“My message to governments is to allocate more funds, instead of spending money on tanks and guns and bazookas… on health, education, infrastructure, water and sanitation. Education is one of the strongest gifts you can give to a human being and particularly to a woman in Africa.”

 

Herman Chinery-Hesse, Ghana

With fortune comes fame, and owning one of the largest software companies in West Africa certainly has its benefits. Often called Africa’s Bill Gates, Chinery-Hesse built up his company, like all good techies, from humble origins: his bedroom. Now his company, theSOFTtribe, has over 250 clients, as well as being an official ‘development partner’ for Microsoft in Ghana. Always on the hunt for new ideas, the Ghanaian has attained legendary status within the ICT sector. “Herman is the godfather of the software industry, not just in Ghana but in all of Africa,” says Eric Osiakwan, Ghanaian IT consultant.

“No matter how much money comes to us from outside aid and so on, our real investments are coming from within Africa, Brazil, China, India. They don’t think there’s anything wrong with Africa.”

 

Maryke Labuschagne, South Africa

Winner of the $100,000 Kwame Nkrumah Scientific Award earlier this year, Prof Labuschagne has worked tirelessly for the past 20 years in an effort to improve the durability of crops against many destructive elements common to the continent, such as heat, drought and diseases. She also undertakes training missions throughout Africa and has visited scientists in Kenya, Tanzania, Zimbabwe, Sudan, Nigeria and Angola to name but a few.

“There is a real shortage of plant breeders on the continent. The more breeders we can involve in even the remotest of countries, the better for Africa.”

 

Michael Joseph, Kenya

Recently lured out of well earned “sabbatical” by telecoms giant Vodafone, Michael Joseph is a man in high demand. His decade-long stint as CEO of Kenya’s Safaricom resulted in one of the truly remarkable African revolutions in recent memory: M Pesa. Spearheaded by Joseph, the simple-to-use mobile banking system has transformed the banking industry in East Africa and propelled Safaricom from a mid-level mobile network operator into a visionary market leader. Now at Vodafone, he is looking to bring his radical brand of banking to the masses in Egypt, South Africa, Ghana and Tanzania.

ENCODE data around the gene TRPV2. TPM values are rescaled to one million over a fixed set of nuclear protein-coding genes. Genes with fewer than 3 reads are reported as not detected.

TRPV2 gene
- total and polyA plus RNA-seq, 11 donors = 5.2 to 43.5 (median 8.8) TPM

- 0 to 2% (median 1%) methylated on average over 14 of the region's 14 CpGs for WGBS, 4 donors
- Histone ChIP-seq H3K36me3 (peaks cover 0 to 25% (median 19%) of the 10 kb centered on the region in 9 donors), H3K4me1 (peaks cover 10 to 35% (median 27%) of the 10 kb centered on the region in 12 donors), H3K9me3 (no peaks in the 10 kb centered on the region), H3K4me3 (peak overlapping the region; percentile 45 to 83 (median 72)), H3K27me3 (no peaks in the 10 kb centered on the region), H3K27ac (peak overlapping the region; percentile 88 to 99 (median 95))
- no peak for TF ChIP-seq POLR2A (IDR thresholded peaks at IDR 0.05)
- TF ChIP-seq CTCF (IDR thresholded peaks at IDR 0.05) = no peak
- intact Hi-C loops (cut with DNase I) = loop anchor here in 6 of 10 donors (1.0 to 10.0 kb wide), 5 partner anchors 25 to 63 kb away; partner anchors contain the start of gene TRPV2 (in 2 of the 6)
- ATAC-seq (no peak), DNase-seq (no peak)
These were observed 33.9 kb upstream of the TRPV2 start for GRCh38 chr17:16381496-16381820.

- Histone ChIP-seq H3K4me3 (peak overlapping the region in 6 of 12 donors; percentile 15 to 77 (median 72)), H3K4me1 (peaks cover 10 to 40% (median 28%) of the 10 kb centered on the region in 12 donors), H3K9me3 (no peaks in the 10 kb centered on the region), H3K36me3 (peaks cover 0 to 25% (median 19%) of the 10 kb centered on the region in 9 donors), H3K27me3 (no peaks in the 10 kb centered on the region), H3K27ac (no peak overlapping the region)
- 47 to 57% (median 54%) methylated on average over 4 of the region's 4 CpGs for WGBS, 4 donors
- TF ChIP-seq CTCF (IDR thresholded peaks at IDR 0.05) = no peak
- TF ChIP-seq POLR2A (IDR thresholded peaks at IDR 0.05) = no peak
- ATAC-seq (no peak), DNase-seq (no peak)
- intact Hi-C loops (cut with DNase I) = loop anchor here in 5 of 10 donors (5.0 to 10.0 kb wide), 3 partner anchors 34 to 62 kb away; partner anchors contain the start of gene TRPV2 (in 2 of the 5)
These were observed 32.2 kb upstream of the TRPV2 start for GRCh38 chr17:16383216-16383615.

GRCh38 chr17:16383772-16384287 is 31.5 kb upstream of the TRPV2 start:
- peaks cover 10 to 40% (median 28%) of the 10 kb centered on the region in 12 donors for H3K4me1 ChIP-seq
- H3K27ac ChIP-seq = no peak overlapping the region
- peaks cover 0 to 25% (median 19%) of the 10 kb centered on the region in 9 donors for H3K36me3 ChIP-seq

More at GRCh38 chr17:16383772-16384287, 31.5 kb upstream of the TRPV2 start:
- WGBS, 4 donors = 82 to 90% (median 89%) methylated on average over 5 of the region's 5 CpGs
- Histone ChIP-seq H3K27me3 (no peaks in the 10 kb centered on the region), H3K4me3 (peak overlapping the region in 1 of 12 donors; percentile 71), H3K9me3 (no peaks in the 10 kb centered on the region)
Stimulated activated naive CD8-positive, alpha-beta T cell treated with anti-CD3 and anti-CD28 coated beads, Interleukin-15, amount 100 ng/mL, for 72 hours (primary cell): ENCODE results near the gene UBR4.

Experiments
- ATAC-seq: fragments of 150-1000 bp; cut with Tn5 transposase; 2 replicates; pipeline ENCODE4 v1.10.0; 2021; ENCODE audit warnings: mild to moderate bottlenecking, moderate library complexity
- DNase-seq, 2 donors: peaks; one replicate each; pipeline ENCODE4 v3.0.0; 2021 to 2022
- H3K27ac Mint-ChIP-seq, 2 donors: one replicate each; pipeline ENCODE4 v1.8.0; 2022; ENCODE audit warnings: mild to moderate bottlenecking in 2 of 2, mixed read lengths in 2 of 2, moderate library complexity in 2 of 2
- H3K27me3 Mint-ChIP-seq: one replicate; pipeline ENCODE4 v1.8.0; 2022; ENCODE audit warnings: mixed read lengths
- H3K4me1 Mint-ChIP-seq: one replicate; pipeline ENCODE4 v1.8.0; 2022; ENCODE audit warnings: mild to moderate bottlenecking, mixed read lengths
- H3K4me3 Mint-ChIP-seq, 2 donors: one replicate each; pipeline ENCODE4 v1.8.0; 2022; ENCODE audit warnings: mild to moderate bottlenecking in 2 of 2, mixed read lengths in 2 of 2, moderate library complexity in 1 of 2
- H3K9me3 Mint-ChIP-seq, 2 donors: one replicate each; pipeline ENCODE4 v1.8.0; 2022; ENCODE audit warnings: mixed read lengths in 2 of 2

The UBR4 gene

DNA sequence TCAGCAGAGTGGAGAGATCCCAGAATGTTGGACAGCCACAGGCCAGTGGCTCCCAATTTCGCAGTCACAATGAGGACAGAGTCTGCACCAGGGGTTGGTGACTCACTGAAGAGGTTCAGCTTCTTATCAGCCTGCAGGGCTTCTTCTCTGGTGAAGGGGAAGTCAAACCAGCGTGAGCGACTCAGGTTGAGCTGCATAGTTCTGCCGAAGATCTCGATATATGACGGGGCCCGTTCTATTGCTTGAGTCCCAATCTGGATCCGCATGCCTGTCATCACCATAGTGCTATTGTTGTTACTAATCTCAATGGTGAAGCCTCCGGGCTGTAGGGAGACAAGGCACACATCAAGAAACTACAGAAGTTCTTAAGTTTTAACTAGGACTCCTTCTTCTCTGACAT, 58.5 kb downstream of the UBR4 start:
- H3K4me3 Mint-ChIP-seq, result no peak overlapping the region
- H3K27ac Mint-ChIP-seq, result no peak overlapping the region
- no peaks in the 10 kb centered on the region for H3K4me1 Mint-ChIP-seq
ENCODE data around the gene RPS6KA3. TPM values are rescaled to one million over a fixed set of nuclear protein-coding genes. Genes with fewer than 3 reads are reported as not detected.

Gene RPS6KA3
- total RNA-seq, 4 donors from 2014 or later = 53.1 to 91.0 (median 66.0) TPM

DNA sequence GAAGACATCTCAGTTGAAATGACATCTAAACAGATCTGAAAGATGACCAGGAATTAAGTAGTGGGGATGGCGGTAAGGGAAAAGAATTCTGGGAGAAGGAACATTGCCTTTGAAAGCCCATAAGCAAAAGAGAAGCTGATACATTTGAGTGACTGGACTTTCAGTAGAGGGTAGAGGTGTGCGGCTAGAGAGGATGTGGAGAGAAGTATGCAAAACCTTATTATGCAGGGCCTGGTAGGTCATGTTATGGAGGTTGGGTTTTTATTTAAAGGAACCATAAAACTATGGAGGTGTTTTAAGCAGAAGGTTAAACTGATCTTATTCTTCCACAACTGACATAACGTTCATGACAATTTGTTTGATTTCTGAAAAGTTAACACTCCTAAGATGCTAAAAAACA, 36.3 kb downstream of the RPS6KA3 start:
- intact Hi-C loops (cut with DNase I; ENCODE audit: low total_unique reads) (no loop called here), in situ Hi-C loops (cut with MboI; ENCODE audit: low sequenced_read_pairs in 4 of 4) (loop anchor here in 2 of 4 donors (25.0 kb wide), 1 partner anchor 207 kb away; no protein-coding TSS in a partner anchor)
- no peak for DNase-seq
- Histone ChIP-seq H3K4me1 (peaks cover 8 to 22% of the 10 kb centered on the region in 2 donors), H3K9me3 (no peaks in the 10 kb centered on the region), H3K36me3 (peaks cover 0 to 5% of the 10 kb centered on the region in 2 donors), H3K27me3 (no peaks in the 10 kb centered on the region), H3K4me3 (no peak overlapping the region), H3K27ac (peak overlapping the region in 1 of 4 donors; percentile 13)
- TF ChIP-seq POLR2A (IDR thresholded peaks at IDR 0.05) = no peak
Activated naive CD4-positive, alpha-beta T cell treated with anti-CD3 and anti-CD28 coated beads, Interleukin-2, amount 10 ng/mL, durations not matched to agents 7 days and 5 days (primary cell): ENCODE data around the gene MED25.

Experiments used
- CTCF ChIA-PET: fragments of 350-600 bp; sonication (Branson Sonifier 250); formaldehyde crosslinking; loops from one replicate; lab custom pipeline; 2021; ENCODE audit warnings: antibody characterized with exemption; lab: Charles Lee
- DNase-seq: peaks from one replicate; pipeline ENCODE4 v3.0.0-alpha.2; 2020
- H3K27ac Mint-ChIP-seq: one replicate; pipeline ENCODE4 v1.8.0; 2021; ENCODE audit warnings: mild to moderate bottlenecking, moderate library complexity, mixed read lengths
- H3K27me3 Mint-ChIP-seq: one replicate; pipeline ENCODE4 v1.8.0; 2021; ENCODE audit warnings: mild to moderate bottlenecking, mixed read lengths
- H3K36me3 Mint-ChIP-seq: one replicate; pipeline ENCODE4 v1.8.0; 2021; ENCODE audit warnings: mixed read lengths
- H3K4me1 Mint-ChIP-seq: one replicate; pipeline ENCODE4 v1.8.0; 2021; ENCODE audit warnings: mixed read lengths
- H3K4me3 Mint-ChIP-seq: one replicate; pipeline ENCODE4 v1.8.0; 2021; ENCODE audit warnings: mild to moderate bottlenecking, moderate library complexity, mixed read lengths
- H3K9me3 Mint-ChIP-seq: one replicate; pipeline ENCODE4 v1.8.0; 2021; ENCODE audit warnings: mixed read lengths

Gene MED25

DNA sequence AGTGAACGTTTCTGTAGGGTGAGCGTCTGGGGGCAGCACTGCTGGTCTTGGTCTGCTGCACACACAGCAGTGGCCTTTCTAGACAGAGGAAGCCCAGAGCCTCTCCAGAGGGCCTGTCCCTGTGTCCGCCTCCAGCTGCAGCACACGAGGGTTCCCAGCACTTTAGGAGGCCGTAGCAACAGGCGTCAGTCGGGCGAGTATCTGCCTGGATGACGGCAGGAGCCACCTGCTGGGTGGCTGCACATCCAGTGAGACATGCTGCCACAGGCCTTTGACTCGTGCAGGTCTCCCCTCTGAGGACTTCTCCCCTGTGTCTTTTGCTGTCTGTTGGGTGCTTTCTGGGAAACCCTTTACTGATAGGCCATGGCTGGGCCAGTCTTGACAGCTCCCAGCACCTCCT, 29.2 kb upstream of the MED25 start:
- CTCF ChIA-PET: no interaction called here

“Mobile changes lives. It also transforms societies and economies: a 10% increase in mobile penetration in a country equates to a 1.2% increase in GDP growth.”

 

Tebello Nyokong, Lesotho

Professor Tebello Nyokong, born in Lesotho, is celebrated for dedicating most of her professional life doing scientific research and developing ground-breaking drugs for use in a relatively new form of cancer treatment called photodynamic therapy (PDT). The effects of the treatment, unlike chemotherapy, can be localised, and as such offer a much cheaper and much less intrusive alternative. She is also involved in research for developing methods for the clean up of environmental pollutants such as insecticides and herbicides. The L’Oréal-Unesco Award for Women in Science winner is a rare role model for women studying science in Africa.

“My driving force is to succeed for the sake of all women, for all black people, and for Africans as a whole. I feel Africa has been portrayed as nothing but a continent of war and hunger, and I want to show that, that is not the case.”